Monday, May 19, 2014

Confirmed: Sheriff's Office is behind the attack on the Indy Coroner, all the rest is fluff-n-mirrors using grieving families as pawns

After 1 full day of trial, both sides came into the 2nd day a bit worn down.  But the Defense still seemed much better prepared, particularly later on when the Prosecution couldn't find crucial evidence that they could then only merely claim did exist.

In that crucial claiming attempt, the prosecuting attorney (Bradley Braun) demanded that the court disbelieve the coroner (who said she had not ever rejected the Sheriff's men's help, particularly not from Chief Schadle) and the court should believe instead the conflicting (lying? for some reason, or simply wrongheaded interpretation) claim of the Chief Deputy (John Schadle) that she had rejected his offer in the initial negotiations in the 2hour effort at smooth changing of the guard time (when the old coroner retired in December 2012).

That negotiation was recorded and is accessible on the Varnau website for public assessing of public records and Varnau had just reviewed that recording the night before in anticipation of likely plaintiff-claims (since Schadle's testimony triggered that expectation on trialday 1) and she said she had found no mis-interpretable content. That lady does her homework.

The court tolerated a nearly half hour delay while the prosecution TEAM of Braun, Hawkins and an assistant went into a private area to search the CD for something to make their claim seem valid. The judge's patience eventually declined to wait any further, after even asking if they hadn't at least even captured it in transcribed form.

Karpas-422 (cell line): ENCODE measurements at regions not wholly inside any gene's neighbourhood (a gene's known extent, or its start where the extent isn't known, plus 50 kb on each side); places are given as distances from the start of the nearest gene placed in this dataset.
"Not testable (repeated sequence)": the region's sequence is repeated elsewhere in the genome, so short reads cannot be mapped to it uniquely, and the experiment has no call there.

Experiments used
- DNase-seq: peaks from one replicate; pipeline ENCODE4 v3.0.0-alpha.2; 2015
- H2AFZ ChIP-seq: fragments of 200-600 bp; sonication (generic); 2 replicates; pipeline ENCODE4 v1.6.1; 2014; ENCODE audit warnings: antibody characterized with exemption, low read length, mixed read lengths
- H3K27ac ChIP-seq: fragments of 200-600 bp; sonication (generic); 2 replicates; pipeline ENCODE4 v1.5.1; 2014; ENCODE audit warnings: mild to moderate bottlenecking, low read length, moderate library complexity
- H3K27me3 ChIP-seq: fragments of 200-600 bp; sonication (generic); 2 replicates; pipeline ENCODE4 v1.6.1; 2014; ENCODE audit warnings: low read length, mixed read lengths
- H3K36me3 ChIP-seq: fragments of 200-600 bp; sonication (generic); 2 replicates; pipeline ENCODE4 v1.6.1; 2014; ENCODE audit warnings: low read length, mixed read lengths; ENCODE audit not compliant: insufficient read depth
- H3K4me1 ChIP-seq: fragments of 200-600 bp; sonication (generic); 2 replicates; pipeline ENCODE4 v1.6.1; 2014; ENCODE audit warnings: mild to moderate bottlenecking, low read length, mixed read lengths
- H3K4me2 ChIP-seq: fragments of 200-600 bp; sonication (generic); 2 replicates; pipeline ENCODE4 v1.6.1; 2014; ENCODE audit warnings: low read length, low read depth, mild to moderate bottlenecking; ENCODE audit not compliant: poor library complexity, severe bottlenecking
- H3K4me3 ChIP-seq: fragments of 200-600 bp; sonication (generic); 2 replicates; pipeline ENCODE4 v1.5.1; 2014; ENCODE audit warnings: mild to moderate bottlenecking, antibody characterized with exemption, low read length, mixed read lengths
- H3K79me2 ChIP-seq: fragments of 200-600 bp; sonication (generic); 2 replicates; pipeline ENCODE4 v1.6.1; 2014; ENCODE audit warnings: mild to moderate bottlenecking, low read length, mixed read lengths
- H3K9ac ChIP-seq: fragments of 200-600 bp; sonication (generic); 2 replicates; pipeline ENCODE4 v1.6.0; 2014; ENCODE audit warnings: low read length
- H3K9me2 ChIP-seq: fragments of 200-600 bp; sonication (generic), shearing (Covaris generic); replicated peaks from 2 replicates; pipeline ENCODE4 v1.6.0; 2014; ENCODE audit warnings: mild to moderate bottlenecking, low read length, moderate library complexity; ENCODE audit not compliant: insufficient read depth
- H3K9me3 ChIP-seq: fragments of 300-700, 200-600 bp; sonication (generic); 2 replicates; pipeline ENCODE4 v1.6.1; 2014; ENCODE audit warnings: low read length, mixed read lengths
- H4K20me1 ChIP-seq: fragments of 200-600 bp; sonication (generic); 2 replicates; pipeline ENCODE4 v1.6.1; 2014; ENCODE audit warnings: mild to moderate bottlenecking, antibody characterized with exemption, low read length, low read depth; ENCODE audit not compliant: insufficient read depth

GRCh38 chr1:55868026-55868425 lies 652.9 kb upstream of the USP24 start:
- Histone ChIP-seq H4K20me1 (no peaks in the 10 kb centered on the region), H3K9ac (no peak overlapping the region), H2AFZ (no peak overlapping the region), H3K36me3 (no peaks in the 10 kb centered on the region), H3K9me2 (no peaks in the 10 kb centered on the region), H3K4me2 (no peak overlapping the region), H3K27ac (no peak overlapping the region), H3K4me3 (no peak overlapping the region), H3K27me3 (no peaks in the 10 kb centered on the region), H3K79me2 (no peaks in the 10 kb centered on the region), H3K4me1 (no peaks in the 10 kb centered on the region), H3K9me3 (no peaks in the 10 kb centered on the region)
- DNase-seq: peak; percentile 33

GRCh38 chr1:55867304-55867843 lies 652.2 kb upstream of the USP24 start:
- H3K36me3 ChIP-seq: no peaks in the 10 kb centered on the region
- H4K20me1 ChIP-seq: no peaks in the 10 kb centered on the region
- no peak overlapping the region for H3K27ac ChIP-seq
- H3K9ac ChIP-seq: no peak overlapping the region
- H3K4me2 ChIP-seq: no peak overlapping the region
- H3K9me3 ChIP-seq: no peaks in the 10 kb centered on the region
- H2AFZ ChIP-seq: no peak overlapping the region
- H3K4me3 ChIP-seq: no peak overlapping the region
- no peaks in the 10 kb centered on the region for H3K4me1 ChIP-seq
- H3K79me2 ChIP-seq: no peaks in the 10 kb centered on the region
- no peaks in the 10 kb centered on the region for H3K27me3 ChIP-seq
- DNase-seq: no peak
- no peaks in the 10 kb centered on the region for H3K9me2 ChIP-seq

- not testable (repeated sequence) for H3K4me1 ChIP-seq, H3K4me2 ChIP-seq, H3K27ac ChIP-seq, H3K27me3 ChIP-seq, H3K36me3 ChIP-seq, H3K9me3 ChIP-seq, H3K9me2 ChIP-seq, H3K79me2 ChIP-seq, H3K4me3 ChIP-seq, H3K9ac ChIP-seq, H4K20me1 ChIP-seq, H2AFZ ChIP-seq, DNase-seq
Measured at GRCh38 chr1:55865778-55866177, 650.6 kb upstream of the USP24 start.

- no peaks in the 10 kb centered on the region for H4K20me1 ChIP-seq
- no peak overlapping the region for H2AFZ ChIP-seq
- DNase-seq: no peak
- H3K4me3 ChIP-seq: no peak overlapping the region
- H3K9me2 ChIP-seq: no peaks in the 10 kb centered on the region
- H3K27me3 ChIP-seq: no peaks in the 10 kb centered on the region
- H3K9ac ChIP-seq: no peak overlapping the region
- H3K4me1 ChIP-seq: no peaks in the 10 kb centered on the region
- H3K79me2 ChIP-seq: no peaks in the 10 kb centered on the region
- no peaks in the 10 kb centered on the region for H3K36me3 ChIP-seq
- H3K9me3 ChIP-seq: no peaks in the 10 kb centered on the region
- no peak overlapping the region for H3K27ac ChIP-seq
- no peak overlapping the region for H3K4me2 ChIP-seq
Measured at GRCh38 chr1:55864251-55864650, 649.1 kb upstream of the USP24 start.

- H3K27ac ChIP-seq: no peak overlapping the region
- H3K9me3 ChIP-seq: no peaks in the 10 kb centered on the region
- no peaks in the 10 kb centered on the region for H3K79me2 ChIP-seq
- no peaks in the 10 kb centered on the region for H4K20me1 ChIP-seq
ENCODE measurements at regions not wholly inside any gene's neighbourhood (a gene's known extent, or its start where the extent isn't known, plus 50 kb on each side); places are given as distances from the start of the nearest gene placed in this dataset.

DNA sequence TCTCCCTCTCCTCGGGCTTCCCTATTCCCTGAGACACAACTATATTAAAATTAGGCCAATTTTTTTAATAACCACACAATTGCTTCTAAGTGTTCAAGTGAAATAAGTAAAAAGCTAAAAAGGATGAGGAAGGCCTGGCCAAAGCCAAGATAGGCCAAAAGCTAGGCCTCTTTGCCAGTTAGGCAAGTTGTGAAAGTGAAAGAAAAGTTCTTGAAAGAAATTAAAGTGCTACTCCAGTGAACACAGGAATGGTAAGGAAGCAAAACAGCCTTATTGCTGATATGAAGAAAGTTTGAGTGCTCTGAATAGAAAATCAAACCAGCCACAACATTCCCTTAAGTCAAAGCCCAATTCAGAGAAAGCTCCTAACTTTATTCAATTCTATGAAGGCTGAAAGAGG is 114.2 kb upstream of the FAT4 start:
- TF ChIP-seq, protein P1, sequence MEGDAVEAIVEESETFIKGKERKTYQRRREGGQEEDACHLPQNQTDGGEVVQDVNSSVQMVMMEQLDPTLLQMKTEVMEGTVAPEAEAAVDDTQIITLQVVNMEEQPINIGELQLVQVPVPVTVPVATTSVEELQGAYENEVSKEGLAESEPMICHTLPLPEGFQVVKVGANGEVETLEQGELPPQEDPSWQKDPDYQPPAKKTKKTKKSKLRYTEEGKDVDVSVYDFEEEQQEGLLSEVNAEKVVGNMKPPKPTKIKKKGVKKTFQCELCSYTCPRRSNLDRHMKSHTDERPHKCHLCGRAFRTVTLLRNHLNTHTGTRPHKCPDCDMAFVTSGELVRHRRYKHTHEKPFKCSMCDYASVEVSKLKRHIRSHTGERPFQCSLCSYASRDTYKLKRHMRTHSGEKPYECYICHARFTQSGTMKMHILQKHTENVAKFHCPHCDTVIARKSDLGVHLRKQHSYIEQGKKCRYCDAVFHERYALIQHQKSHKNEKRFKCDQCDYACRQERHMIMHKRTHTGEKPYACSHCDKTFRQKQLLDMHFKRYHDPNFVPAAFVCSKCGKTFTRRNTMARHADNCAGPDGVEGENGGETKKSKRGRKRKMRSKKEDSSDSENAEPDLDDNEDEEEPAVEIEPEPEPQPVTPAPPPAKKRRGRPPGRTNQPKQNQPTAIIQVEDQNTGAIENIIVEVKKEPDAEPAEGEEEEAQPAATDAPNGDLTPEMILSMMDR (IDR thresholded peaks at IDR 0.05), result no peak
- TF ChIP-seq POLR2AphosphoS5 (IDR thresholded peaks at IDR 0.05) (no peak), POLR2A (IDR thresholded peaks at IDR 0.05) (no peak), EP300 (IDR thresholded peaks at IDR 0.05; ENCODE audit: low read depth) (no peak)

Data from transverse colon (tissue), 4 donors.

Totally disgraced as competent if not as truthful, but that didn't deter the bombastic Braun or induce him to tone down any bit of his unsupported claiming, not even after seeing how many, not just that one 'missing' evidence piece, of their inflammatory claims were explained away in the reality of law enforcement and its law-based division of responsibility in normal small county law enforcement.

For example, the inciting-horror scene of one next of kin finding a piece of their loved-one's skull on the mantle and taking it to the coroner and asking what to do with it in a flurry of outraged expectations, we saw those crowd-inciting claims melt away in the testimony on the reality of the events.

When the event of the skull-mutilated body discovery was testified to, it turned out that the body was found in a darkened room and the deputy chose to advise the coroner to NOT TURN ON THE LIGHT SWITCH AS IT MIGHT BE BOOBY TRAPPED, based on his opinion of the likelihood that such a planned suicide as he was considering this scene to be was sometimes set up to destroy those who discovered the body by booby trapping some feature that would need attention from those coming on the scene. And the darkened room seemed suspicious to him. And she complied as a good team player does. Hence the investigation proceeded BY FLASHLIGHT since there was no one to relieve that fear in some cautious forensic-science way.

Consequently the victim's head, the top of which was in smithereens, with blood, brain tissue, skin and bone fragment sections plastered on the ceiling, the curtains, everywhere was not so easily reassembled to determine 'missing' piece identities. The coroner gathered as much as was possible under the flashlight circumstances and sent the puzzle pieces with the body in the EMT's body bag to the hospital morgue, meticulously as possible under time pressure, but obviously not ceiling stuff, nor curtain stuff. The relative arrived much later with the skull fragment at a point after the body had been reduced to ash in a ceremonial cremation, leaving not much to be done with the kin's horror but to suggest a contemporary-style private burial for the skull-piece with a symbolic life-surviving tree planting to mark the decedent's passage.